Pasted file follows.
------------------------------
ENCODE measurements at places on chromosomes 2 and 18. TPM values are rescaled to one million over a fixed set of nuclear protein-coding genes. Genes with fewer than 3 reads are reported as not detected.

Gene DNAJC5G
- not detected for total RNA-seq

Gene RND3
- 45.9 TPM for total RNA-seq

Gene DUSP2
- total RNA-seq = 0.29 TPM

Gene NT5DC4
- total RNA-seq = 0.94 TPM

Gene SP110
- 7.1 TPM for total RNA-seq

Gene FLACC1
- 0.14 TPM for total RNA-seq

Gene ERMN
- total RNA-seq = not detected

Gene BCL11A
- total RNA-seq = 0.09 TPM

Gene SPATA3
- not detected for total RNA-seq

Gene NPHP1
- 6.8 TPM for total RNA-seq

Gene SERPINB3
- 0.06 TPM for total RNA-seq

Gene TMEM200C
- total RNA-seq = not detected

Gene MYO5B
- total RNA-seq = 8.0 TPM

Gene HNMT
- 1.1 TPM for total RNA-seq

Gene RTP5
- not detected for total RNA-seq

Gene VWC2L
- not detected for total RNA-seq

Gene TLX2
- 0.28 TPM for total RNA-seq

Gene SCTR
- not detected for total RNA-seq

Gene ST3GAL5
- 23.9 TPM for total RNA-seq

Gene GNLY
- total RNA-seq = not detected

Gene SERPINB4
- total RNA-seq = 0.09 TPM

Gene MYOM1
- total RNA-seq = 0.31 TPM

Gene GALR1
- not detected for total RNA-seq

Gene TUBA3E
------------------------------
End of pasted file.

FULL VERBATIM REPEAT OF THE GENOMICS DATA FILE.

ENCODE measurements at places on chromosomes 2 and 18. TPM values are rescaled to one million over a fixed set of nuclear protein-coding genes. Genes with fewer than 3 reads are reported as not detected.

Gene DNAJC5G
- not detected for total RNA-seq

Gene RND3
- 45.9 TPM for total RNA-seq

Gene DUSP2
- total RNA-seq = 0.29 TPM

Gene NT5DC4
- total RNA-seq = 0.94 TPM

Gene SP110
- 7.1 TPM for total RNA-seq

Gene FLACC1
- 0.14 TPM for total RNA-seq

Gene ERMN
- total RNA-seq = not detected

Gene BCL11A
- total RNA-seq = 0.09 TPM

Gene SPATA3
- not detected for total RNA-seq

Gene NPHP1
- 6.8 TPM for total RNA-seq

Gene SERPINB3
- 0.06 TPM for total RNA-seq

Gene TMEM200C
- total RNA-seq = not detected

Gene MYO5B
- total RNA-seq = 8.0 TPM

Gene HNMT
- 1.1 TPM for total RNA-seq

Gene RTP5
- not detected for total RNA-seq

Gene VWC2L
- not detected for total RNA-seq

Gene TLX2
- 0.28 TPM for total RNA-seq

Gene SCTR
- not detected for total RNA-seq

Gene ST3GAL5
- 23.9 TPM for total RNA-seq

Gene GNLY
- total RNA-seq = not detected

Gene SERPINB4
- total RNA-seq = 0.09 TPM

Gene MYOM1
- total RNA-seq = 0.31 TPM

Gene GALR1
- not detected for total RNA-seq

Gene TUBA3E